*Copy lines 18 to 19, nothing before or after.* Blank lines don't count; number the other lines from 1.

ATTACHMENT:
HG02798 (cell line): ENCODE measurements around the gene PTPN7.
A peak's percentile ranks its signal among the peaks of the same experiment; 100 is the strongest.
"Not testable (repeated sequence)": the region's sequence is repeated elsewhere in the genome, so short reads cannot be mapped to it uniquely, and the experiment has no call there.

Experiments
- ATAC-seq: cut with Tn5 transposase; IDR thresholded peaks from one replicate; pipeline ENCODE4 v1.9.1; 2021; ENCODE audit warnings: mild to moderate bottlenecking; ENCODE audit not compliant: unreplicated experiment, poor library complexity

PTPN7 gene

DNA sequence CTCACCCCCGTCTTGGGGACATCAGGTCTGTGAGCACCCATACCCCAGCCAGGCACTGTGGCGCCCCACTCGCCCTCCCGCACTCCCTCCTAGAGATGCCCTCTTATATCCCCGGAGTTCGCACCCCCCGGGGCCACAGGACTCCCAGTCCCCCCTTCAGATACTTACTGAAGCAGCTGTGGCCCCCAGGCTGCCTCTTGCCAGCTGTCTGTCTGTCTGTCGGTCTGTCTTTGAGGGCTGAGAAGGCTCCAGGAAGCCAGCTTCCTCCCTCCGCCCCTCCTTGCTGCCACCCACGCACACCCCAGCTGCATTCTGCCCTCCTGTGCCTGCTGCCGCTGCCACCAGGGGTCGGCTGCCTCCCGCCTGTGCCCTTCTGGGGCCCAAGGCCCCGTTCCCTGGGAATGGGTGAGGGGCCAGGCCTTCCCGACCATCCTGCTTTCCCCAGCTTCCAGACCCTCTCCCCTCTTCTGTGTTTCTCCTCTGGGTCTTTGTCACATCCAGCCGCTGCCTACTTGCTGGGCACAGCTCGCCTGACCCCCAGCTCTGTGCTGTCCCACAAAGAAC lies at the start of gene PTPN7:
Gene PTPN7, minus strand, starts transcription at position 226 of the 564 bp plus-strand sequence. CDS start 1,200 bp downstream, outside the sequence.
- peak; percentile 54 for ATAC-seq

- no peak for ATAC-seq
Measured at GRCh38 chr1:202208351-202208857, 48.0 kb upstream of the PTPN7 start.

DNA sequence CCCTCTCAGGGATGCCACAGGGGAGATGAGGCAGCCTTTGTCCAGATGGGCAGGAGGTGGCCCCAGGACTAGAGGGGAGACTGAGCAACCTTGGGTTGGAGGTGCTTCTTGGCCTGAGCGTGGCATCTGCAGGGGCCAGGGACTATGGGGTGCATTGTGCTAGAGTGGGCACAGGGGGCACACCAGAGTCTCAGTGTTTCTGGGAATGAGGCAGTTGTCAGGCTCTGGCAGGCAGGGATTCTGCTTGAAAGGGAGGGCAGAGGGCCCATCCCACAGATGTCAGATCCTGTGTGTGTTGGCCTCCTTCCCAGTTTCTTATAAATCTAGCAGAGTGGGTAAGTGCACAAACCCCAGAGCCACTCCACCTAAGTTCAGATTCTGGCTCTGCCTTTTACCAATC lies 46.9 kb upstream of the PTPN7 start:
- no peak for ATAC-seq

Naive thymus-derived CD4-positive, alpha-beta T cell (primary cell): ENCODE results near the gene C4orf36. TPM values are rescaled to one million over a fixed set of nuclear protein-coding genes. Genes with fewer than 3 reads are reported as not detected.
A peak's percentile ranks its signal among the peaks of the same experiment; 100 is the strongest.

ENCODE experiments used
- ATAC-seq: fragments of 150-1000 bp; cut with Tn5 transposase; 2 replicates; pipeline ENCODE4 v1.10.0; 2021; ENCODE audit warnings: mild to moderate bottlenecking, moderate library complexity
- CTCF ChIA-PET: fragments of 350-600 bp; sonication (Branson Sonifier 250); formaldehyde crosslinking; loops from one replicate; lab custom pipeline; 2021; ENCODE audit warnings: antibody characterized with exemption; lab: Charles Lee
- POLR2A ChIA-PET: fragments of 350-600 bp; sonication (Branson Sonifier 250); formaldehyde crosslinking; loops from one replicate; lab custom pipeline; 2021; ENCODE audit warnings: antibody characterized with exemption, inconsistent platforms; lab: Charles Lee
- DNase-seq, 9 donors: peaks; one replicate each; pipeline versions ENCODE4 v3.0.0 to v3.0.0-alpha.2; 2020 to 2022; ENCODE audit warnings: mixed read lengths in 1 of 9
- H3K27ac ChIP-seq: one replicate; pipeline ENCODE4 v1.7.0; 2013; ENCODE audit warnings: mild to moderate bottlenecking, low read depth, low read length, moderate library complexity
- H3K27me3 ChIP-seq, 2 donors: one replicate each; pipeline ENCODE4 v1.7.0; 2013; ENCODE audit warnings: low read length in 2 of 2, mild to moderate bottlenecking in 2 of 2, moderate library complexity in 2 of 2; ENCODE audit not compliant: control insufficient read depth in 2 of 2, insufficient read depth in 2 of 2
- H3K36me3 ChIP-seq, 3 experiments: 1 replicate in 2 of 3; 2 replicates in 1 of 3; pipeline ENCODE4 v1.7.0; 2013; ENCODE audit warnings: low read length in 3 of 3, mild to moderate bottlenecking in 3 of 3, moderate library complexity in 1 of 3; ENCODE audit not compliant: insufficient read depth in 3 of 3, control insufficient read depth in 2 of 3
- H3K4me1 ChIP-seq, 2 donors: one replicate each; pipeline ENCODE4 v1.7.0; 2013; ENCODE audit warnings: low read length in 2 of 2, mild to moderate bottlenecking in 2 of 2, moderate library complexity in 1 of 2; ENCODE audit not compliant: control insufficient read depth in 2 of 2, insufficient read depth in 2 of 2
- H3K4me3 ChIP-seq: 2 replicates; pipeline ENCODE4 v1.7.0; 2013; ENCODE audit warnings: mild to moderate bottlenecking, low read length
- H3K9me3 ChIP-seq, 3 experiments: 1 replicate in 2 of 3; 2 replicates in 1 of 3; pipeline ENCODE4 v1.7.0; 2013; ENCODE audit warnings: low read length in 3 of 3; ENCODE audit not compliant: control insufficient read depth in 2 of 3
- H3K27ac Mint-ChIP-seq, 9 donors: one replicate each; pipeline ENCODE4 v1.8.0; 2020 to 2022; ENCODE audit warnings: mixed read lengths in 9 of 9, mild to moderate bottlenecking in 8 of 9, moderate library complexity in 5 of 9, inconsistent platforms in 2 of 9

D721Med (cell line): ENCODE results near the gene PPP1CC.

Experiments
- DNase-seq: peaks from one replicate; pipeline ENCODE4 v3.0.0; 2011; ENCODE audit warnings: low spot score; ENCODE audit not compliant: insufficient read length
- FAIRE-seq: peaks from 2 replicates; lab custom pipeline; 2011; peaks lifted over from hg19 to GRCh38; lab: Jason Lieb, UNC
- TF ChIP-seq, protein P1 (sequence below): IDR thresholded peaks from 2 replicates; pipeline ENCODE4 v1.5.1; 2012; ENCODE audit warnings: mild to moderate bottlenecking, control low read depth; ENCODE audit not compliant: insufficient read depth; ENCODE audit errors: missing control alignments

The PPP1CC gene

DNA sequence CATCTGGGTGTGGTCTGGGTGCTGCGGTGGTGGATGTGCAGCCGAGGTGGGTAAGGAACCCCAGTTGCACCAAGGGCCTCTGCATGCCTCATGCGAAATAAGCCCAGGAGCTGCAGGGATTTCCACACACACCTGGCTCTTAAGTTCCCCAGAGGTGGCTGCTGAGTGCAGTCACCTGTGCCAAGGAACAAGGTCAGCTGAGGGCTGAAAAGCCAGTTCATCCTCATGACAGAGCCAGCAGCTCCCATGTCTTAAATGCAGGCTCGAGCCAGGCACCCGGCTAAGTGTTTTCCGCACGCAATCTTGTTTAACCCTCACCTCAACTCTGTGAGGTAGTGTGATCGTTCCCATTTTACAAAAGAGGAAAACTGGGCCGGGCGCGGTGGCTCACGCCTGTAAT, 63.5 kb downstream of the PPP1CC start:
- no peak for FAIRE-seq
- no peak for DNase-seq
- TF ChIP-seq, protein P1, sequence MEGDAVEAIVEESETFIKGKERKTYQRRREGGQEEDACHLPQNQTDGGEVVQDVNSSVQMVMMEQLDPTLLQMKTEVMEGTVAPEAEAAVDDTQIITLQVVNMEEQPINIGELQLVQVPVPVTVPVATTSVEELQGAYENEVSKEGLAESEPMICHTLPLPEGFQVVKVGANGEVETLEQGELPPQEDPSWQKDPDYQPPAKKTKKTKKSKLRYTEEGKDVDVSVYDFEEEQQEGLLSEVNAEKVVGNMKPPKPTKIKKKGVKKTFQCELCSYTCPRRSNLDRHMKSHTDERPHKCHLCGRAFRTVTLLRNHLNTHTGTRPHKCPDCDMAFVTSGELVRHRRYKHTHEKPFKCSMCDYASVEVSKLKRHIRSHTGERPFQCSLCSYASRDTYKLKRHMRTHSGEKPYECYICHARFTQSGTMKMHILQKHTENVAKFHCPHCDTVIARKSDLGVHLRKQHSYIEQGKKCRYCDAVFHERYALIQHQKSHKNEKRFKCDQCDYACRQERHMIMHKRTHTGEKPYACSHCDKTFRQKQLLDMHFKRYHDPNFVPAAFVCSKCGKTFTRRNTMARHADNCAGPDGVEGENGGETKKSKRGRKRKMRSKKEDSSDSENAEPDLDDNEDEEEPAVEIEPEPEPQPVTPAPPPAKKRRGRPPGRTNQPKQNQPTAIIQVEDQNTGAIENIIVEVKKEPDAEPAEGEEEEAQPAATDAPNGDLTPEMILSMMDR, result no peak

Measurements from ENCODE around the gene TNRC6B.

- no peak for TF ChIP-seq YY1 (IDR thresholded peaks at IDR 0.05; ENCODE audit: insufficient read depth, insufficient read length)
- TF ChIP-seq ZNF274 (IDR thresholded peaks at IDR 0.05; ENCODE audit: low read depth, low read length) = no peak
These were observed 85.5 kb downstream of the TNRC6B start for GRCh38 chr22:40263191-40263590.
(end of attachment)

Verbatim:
- CTCF ChIA-PET: fragments of 350-600 bp; sonication (Branson Sonifier 250); formaldehyde crosslinking; loops from one replicate; lab custom pipeline; 2021; ENCODE audit warnings: antibody characterized with exemption; lab: Charles Lee
- POLR2A ChIA-PET: fragments of 350-600 bp; sonication (Branson Sonifier 250); formaldehyde crosslinking; loops from one replicate; lab custom pipeline; 2021; ENCODE audit warnings: antibody characterized with exemption, inconsistent platforms; lab: Charles Lee